Posts Tagged "teen"

How to Use the Silent Treatment Effectively | Part Uno

Dear Kid,

How to use The Silent Treatment effectively:

How to use the silent treatment effectively at all ages. DearKidLoveMom.comWhen you’re 3 years old: Take a big gulp of air and hold your breath. Burp. Explain your burp in great detail while you laugh hysterically. Eat a snack.

When you’re 6 years old: Be silent. Start playing. Forget about the silent treatment.

When you’re a 12 year old girl: Any way you want. Trying to tell a tween girl how to behave is crazy talk.

When you’re 16: Yell. A lot. Then head to your room. Slam the door (in lieu of talking) to communicate the extent of your irritation. Stay there for a long time. Emerge when you decide you have punished the world sufficiently (or when you’re hungry).

When you’re in college: Glare with superiority. Heave a Great Sigh of Suffering and then explain How Things Are or Should Be in absolute terms.

When you’re an adult: The only adult way to use “the silent treatment” is to say, “Wow. What you just said has surprised/offended/shocked/confused/angered me so much that I don’t quite know what to say. Please give me some time to think about this before I say anything we’ll both regret.” Then go think. And come back to the person and talk.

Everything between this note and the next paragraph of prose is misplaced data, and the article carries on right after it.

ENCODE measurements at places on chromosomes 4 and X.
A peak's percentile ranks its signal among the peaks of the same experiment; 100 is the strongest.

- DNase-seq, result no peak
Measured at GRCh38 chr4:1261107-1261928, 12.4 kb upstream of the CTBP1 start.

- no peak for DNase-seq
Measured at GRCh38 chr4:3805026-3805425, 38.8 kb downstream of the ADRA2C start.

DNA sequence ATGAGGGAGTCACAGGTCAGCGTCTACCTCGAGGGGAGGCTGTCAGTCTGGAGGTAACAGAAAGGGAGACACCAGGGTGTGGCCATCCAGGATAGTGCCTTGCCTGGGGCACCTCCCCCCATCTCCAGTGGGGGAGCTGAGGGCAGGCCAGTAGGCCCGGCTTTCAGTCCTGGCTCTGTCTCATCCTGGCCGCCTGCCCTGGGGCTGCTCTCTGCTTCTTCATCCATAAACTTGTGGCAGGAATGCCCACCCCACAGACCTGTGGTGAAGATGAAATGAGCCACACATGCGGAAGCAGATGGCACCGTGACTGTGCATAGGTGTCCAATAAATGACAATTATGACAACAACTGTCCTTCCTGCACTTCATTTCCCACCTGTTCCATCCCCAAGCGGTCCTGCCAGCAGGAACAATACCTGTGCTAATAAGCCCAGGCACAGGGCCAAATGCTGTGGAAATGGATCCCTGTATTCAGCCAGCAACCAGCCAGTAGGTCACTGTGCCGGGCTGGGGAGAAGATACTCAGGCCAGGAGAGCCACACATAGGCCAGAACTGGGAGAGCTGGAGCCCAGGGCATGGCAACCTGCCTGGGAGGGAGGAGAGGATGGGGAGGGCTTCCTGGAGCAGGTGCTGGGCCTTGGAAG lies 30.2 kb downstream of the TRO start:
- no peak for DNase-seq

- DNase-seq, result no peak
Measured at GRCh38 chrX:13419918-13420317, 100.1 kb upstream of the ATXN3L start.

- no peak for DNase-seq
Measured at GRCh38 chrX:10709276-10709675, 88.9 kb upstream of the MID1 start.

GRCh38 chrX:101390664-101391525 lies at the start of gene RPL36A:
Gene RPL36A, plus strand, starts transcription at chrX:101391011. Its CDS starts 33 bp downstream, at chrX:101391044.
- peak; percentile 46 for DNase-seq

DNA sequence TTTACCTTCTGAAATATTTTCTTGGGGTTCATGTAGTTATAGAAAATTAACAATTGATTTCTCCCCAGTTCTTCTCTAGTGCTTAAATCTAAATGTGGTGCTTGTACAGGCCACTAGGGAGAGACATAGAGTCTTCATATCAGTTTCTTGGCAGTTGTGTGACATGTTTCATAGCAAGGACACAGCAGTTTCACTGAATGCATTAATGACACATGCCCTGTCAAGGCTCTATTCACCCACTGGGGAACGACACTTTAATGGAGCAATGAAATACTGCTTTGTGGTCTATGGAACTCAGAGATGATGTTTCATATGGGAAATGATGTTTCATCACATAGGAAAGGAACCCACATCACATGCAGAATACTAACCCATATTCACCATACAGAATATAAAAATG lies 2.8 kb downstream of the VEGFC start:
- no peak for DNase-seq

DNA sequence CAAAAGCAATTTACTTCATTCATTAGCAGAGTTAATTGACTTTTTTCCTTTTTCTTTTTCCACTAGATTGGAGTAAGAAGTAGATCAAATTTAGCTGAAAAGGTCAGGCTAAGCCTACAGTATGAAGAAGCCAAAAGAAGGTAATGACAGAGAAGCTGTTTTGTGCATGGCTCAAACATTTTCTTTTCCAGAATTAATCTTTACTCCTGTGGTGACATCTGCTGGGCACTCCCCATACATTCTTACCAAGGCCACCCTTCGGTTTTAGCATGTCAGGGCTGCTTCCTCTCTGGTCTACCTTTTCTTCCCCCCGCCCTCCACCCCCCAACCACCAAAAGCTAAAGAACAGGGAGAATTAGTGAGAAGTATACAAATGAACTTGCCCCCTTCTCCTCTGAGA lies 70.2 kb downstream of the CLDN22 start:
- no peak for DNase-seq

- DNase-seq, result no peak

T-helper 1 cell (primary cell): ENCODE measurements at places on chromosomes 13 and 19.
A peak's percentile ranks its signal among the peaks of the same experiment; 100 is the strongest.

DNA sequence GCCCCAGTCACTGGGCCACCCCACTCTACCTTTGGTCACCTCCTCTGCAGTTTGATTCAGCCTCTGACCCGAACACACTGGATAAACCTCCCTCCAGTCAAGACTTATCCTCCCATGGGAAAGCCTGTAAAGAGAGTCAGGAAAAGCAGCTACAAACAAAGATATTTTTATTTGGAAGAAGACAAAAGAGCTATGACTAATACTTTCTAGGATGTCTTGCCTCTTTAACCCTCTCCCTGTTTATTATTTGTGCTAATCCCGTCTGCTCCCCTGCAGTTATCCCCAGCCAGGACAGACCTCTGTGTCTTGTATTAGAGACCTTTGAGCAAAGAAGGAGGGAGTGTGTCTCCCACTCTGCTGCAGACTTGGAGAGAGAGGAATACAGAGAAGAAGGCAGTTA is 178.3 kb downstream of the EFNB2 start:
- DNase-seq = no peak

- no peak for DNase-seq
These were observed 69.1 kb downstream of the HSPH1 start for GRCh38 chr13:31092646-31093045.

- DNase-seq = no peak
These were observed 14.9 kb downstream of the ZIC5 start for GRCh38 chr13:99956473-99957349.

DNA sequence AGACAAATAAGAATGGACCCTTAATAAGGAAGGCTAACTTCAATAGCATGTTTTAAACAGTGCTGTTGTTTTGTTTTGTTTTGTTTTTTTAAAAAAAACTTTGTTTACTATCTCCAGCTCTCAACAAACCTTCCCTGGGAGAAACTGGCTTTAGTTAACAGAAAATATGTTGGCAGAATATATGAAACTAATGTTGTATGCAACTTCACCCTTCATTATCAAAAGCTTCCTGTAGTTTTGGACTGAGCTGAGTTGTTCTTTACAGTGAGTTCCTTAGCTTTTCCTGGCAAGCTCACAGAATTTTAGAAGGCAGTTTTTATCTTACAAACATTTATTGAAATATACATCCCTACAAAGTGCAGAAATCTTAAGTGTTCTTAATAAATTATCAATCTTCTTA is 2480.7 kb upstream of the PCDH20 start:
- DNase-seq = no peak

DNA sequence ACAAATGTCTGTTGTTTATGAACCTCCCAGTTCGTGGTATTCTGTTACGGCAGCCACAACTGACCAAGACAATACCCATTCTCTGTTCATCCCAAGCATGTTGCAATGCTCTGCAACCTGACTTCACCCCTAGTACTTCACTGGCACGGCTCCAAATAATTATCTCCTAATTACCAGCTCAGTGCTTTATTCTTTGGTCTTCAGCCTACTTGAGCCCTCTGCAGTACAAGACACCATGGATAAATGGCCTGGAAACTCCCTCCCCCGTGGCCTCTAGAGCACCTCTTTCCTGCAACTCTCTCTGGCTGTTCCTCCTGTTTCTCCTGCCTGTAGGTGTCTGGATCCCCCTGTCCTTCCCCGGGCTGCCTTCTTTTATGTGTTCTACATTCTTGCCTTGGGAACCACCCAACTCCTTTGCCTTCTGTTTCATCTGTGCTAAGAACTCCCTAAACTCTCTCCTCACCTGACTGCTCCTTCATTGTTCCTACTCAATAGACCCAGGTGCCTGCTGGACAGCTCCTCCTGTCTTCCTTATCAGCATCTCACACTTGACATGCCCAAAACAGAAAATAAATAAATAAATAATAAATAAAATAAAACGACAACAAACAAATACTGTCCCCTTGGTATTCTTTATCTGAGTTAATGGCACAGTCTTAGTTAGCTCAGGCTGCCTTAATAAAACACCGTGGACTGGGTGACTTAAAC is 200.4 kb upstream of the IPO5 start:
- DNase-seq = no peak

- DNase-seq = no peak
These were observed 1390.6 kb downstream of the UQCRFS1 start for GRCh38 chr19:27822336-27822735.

If you find yourself really giving someone the silent treatment, you are probably acting younger than your driver’s license thinks you should.

Love, Mom

Don’t forget to share No need to be silent!

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Do Not Try to Compete With This Teen

Dear Kid,

No one on the planet can convey emotion (especially disgust, derision, and general put-upon-ness) as wordlessly and effectively as your sister.

It was an innocent question. Actually, it wasn’t so much innocent as expected. Moms have to ask certain questions; it’s in the rule book.

Just don't roll your eyes so hard that you sprain an eyeball. It's so hard to explain to the ER staff... DearKidLoveMom.comApparently, teenagers have to react over act over over act in reaction to certain Mom questions.

Pi had borrowed my computer for a small moment. “Maybe,” she said in a reasonably loud, conversational tone, “I should just take the next one.”

To clarify, by “loud” I mean normal-ish tones for her which could be heard 3.4 miles away with the clarity of ringing crystal.

Normally, I can keep up with her when she jumps topics. This time I spoke before giving due time and consideration to what she’d just said.


She was unimpressed with my response. “Nothing. Never mind. I’m not talking to you. Don’t. Worry. About. It.”

This recital was accompanied by a sigh so heavy the house’s foundation sank 6 inches.

At that point I realized what she was talking about, but in the face of turning our first floor into a subterranean split level I chose “B. Never Mind.” and never minded.

A few minutes later she gave me back my computer. We still had 15 minutes before evening devotionals (America’s Got Talent) came on.

That’s when I made the Mom Mistake.

I can’t say it was a rookie mistake because I’m not a rookie. And I knew full well what I was doing. I completely understood the risk involved but figured with the approaching AGT I was well within my parental rights.

“Is all your homework done?” I asked gently.

Pi looked up from her phone. Clearly, these were fightin’ words not a question worthy of response. There was eye-rolling. There was a look of complete disbelief combined with a heavy dose of “Seriously?”.